The first official Dolaros was then minted by King Philip II of Spain from 1575 in Potosí (today Bolivia). They were equal with the Dutch Phillipusdaalder and were often captured by English privateers. Thus they came into the British North American colonies and became so a sought-after (substitute) means of payment for lack of sufficient English means of payment (Silver-Crowns). Queen Elisabeth I of England officially minted the first dollars from 1600 onwards and then spread them in her colonies via the British East India Company.

The American Coinage Act of April 2, 1792 declared the "Spanish Dollar or Peso" with a silver fine weight of 371.25 grains or the equivalent of 24.056 g to be the main currency unit. It applied:

1 Dollar = 10 Dimes = 100 Cents

At the same time, a 10-dollar gold coin at 24.7 grains fine was planned, corresponding to a gold/silver value ratio of 1:15. From then on every citizen could also coin gold and silver coins according to these legal coin feet - with a corresponding delivery of precious metals - privately and thus have his money "produced" with a state coin design.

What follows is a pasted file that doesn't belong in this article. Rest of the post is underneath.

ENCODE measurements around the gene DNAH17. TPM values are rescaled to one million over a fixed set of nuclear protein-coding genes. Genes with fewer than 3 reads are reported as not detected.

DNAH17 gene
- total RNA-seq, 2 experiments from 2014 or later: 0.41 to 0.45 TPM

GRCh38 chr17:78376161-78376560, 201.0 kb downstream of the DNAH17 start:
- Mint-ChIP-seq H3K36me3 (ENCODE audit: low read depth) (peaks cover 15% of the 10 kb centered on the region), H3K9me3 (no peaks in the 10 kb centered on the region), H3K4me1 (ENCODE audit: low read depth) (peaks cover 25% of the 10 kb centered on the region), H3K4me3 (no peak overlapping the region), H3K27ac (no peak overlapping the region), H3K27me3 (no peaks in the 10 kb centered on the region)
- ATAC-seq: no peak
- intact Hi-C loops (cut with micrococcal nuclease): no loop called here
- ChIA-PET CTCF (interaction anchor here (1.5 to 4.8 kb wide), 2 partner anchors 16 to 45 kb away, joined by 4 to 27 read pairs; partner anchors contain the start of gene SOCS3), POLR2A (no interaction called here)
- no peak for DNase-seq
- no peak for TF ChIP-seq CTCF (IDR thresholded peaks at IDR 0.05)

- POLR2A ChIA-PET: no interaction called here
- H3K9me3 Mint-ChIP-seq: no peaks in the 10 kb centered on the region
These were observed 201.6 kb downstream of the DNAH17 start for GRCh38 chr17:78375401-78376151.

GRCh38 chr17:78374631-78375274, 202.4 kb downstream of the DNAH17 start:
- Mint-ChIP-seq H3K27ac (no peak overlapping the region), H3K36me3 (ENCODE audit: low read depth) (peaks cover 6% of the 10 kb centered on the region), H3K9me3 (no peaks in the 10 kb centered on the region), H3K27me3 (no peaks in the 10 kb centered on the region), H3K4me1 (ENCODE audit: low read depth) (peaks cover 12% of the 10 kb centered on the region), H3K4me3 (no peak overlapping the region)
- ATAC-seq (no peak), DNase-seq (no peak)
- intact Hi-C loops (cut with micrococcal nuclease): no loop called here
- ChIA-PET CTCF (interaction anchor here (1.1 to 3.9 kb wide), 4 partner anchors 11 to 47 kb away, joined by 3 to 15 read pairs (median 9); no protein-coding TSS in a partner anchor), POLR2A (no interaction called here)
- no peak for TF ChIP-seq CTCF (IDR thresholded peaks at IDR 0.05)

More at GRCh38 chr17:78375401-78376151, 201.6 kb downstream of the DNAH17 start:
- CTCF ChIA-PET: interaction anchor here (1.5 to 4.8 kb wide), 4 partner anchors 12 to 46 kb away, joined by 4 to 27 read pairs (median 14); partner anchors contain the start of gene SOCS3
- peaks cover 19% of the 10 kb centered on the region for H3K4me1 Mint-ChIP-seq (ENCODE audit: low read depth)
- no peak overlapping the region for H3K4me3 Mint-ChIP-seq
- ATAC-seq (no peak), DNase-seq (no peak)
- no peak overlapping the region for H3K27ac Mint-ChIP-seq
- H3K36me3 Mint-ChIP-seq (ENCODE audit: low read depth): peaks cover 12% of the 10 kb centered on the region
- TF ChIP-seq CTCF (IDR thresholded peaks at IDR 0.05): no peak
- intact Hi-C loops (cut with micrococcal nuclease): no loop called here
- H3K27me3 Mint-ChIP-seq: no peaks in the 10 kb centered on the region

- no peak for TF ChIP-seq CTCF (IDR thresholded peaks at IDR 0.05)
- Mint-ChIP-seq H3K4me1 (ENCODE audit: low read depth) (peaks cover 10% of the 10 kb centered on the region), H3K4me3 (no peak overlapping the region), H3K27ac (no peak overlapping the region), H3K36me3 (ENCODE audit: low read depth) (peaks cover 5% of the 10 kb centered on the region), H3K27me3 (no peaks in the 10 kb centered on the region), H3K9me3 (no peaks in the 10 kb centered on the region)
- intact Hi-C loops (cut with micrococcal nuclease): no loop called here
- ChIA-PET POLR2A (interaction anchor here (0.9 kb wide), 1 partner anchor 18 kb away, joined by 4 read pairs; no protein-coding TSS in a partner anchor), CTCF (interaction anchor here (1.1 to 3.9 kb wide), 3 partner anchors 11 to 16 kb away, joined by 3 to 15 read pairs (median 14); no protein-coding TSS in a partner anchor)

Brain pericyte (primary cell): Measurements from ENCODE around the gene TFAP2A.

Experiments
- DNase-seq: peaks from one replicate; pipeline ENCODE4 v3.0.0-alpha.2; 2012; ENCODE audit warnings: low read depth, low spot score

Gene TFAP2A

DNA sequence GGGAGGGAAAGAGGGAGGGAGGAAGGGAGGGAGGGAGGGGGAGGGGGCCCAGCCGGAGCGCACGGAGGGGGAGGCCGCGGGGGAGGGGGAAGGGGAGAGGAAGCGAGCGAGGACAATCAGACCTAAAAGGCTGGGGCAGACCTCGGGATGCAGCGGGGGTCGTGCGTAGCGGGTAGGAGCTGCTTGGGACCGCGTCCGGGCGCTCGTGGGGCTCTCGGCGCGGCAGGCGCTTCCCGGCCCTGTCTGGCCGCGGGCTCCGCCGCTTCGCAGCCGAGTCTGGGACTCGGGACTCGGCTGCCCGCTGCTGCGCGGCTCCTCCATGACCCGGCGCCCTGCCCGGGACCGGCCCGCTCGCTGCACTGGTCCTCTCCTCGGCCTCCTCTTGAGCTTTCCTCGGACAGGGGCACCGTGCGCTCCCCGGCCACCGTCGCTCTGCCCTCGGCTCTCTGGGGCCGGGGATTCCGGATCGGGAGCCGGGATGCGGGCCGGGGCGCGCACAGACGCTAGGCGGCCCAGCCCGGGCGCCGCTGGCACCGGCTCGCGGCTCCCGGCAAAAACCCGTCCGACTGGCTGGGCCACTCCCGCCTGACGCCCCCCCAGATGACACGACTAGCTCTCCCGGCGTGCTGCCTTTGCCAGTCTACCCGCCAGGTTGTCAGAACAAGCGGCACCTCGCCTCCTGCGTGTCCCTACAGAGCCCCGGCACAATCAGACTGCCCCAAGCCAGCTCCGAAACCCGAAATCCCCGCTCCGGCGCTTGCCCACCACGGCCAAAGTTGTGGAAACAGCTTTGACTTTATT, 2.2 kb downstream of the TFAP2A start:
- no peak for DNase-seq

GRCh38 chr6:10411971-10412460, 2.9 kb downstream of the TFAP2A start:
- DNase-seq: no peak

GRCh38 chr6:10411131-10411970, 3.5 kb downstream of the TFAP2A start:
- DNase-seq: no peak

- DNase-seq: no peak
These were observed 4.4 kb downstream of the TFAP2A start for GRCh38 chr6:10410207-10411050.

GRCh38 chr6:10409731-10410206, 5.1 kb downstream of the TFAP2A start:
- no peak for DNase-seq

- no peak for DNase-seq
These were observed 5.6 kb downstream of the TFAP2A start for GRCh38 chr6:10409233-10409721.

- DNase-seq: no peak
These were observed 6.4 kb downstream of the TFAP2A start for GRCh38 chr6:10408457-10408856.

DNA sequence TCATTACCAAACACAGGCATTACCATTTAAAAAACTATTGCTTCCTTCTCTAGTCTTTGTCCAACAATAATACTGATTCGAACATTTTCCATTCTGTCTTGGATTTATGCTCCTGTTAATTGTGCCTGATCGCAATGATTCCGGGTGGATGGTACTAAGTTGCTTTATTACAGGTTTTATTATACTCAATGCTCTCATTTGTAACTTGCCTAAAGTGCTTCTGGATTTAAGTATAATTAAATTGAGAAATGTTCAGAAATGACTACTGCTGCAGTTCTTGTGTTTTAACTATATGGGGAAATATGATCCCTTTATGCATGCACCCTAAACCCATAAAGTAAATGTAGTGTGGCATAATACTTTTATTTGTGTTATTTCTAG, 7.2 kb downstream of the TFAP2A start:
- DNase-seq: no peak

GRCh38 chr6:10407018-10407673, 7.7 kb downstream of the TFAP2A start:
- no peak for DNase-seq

The former currency tolar of the state of Slovenia (1991-2007) is also linguistically related.
Dollar signs
dollar sign with one line, but can also be displayed with two lines (original version)
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The currency symbol for the dollar is the "dollar sign" $, it appears at the latest in the 1770s first in manuscripts in business transactions between Mexico and the British colonies of North America to mark the Spanish currency. The origin cannot be clearly proven, but it is likely that it developed over time from the handwritten abbreviation Ps for Peso(s) or Piaster (originally weight measures).

The dollar sign is represented as a large S with two vertical lines in former times, today often with only one vertical line. The sign is also often seen as a symbol for the "Pillars of Heracles" (the two vertical lines), which symbolize the (Spanish) claim to overseas dominion.[1] The curved S line would in this case be a stylized "banner". The banner was originally embossed on the 8-reales pieces of the 16th/17th century as part of the Spanish coat of arms and is still part of the Spanish coat of arms today.

Contrary to widespread opinion, the "dollar sign" was not created by overlaying the letters "U" and "S" to "$".

Translated with www.DeepL.com/Translator
 

seek10

The Living Force
FOTCM Member